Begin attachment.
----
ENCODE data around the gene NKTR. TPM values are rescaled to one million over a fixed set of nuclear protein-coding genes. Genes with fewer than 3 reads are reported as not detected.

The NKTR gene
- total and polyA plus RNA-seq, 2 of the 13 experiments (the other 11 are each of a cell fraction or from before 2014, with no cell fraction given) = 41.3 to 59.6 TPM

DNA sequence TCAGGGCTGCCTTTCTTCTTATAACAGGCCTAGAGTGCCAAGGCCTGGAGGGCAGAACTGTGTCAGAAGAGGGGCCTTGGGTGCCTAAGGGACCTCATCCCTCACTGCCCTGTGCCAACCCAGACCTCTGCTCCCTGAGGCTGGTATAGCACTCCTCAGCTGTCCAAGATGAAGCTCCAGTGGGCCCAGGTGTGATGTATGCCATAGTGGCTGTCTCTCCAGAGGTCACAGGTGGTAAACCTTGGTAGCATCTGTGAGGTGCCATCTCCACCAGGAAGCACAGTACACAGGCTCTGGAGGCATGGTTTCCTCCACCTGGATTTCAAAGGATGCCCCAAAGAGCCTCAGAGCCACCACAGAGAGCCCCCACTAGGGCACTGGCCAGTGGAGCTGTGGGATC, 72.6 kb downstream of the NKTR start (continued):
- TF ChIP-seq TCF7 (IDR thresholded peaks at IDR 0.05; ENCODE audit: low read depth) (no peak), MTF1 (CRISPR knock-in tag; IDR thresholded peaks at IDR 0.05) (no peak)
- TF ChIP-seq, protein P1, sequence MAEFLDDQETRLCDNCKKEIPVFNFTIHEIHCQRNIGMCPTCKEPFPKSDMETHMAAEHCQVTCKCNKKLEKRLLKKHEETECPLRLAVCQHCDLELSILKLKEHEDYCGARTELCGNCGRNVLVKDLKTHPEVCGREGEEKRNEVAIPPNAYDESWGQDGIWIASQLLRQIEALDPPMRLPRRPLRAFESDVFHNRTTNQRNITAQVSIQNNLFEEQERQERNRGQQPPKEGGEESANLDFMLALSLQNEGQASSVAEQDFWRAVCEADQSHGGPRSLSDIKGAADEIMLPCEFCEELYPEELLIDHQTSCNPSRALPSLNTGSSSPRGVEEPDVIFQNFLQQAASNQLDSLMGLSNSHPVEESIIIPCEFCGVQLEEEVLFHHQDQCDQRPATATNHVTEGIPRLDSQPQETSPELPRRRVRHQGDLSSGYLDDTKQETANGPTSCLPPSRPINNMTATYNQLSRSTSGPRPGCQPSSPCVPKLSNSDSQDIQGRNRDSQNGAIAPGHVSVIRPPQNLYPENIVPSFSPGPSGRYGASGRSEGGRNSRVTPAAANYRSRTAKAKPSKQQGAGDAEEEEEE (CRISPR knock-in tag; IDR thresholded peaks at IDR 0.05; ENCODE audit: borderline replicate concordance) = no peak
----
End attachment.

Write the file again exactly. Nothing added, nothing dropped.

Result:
ENCODE data around the gene NKTR. TPM values are rescaled to one million over a fixed set of nuclear protein-coding genes. Genes with fewer than 3 reads are reported as not detected.

The NKTR gene
- total and polyA plus RNA-seq, 2 of the 13 experiments (the other 11 are each of a cell fraction or from before 2014, with no cell fraction given) = 41.3 to 59.6 TPM

DNA sequence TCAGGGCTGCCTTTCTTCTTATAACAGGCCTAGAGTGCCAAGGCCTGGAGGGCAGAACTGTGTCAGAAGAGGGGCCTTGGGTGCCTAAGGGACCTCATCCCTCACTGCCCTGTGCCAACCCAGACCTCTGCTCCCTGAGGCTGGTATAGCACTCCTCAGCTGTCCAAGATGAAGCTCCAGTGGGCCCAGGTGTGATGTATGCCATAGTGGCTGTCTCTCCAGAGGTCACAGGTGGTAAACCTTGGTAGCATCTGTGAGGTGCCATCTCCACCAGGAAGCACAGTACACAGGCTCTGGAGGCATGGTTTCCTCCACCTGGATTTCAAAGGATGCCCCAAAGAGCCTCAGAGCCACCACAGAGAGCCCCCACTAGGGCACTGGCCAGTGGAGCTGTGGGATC, 72.6 kb downstream of the NKTR start (continued):
- TF ChIP-seq TCF7 (IDR thresholded peaks at IDR 0.05; ENCODE audit: low read depth) (no peak), MTF1 (CRISPR knock-in tag; IDR thresholded peaks at IDR 0.05) (no peak)
- TF ChIP-seq, protein P1, sequence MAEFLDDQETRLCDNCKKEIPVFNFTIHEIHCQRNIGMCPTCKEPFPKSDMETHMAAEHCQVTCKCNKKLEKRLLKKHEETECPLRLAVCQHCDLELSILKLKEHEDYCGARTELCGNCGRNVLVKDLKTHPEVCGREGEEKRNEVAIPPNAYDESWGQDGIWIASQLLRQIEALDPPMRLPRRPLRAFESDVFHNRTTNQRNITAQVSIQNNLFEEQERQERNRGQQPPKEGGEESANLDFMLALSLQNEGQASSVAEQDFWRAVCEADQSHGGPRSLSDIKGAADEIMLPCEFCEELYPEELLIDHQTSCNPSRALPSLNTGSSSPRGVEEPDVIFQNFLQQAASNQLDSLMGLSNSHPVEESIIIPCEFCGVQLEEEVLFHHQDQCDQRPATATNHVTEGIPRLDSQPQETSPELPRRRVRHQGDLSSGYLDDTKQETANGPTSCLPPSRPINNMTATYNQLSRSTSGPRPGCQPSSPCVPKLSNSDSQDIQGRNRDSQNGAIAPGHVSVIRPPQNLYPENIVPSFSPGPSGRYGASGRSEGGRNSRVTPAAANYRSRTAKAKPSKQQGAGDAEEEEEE (CRISPR knock-in tag; IDR thresholded peaks at IDR 0.05; ENCODE audit: borderline replicate concordance) = no peak